The beauty of this program is that when you are using Airbnb, you have a local person who can help you with anything that you need, like restaurant recommendations, stores where you can buy this or that, fantastic places to go that are not in the guidebooks. It’s not expected that you necessarily hang out socially, but sometimes there are special offers, like the ride we got to the Frankfurt airport from Mainz in Stefan’s Mercedes, or his offer to show Morgan and Dominic where the best clubs were.
Another really great thing about Airbnb rentals is that most of the time you are in someone’s home with a fully furnished kitchen. When you don’t want to go out to eat, but want to stay in and cook, often you will find your kitchen staples there: coffee, olive oil, salt, pepper. You can go out and buy the main components of a meal without having to buy say, an entire bag of sugar when you just need a few tablespoons. If the host lives there, often they will include breakfast.
One thing about Airbnb you need to know, though, is that you need to be fairly accurate about your arrival time. The hosts usually are not hanging around all day or night to wait for you to show up. You need to keep in close contact with them and be sure to show up when you say you’re going to. It’s pretty easy, though, in these days of texting and cheap phone calls. You do this, as well as leave the place as clean as you found it, to garner a good review. Of course, as you are shopping for accommodations, you can see the reviews for the place (as well as the host) which will help you make a decision. However, the hosts are also making reviews of you. Most hosts will review your profile and check out your reviews before they confirm your reservation. Your good online Airbnb reputation is extremely valuable. Another great thing is that you can make a request and be confirmed for a same day arrival, if necessary.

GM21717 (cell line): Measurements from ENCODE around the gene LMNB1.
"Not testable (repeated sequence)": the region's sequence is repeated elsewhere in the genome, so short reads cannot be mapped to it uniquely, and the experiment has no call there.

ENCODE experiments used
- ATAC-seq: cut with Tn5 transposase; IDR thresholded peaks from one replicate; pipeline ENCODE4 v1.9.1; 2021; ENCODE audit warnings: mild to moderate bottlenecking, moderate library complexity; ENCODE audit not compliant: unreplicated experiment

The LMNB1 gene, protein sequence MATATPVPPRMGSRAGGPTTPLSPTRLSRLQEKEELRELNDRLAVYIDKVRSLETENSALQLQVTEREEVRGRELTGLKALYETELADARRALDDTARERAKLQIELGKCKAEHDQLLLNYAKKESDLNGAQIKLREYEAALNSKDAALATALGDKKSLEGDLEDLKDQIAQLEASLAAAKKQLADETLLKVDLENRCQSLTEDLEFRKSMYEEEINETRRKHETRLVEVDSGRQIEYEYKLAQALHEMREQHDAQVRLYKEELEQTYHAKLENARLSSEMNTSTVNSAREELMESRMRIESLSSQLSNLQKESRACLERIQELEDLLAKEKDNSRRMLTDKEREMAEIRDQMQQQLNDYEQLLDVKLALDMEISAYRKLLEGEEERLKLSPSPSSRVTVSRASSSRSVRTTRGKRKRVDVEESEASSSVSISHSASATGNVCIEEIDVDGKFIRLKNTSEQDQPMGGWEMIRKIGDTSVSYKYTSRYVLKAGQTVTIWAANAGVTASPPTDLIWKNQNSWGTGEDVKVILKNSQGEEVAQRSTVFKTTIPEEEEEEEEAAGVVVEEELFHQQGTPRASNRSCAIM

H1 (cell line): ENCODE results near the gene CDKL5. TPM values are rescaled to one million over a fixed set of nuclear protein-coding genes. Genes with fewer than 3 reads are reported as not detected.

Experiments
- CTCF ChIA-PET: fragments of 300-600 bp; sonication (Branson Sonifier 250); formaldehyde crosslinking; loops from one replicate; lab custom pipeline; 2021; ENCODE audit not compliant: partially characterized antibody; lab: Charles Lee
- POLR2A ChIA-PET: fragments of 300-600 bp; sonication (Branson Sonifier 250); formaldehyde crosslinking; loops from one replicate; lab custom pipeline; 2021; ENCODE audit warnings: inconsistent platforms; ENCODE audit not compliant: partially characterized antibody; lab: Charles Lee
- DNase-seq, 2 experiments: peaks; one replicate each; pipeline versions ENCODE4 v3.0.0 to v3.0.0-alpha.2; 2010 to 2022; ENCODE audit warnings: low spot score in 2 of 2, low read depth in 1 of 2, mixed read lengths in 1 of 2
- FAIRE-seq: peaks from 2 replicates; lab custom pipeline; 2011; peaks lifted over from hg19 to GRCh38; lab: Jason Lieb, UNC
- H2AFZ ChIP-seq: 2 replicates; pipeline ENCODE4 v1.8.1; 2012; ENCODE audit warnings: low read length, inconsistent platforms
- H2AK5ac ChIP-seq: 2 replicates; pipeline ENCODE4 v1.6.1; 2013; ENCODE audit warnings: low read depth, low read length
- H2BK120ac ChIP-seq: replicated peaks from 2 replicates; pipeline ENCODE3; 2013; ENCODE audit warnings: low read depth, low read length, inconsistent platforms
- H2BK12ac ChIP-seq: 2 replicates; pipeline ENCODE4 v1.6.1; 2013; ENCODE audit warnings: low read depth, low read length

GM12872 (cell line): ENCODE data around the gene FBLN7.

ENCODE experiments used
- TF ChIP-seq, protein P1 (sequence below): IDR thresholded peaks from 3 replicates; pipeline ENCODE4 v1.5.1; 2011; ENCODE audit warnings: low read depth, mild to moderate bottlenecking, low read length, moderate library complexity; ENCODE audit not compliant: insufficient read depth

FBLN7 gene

In Milan, I’m staying in the third bedroom (office?) in Nic and Ale’s three bedroom apartment. They have also converted their living room into a place for Airbnb’ers as well. They have a dedicated bathroom just for guests, but you have to walk through the kitchen to get to it. The cost? $52/night plus $6 fee to Airbnb. Way cheaper than any hotel room. And the details! A set of towels wrapped up in a luxurious ribbon at the foot of the bed, a vase of fresh flowers, and good coffee in the morning. I was exhausted when I got there and was offered tea and cake (they always had tea and cake – what’s not to love about that!) and lots of love from their two little dogs. Just what the doctor ordered!
In the morning, I had more energy to talk to Nic and Ale – they were fascinating! Nic works at the university nearby and Ale is a marketing exec for some Italian cable tv channels. Their teenage daughter is Italian gorgeous (too bad Morgan’s not here!) I tell them about my self-defense program and Ale believes that she could connect me to the right organizations who would sponsor classes to help women live safer lives. Hmmm…. I’d have to improve my Italian, learn what specific issues are most important to cover, and adjust my program to be viable for Italian culture. A couple of days ago, while watching the news on tv, there was a funeral for a woman who was killed by her boyfriend. According to Ale, this was not an isolated incident and there is a great need for women’s self-defense training in Italy.
It’s my last night in Italy, and I’m so happy to have shared it with my new Milano family! Thanks, guys!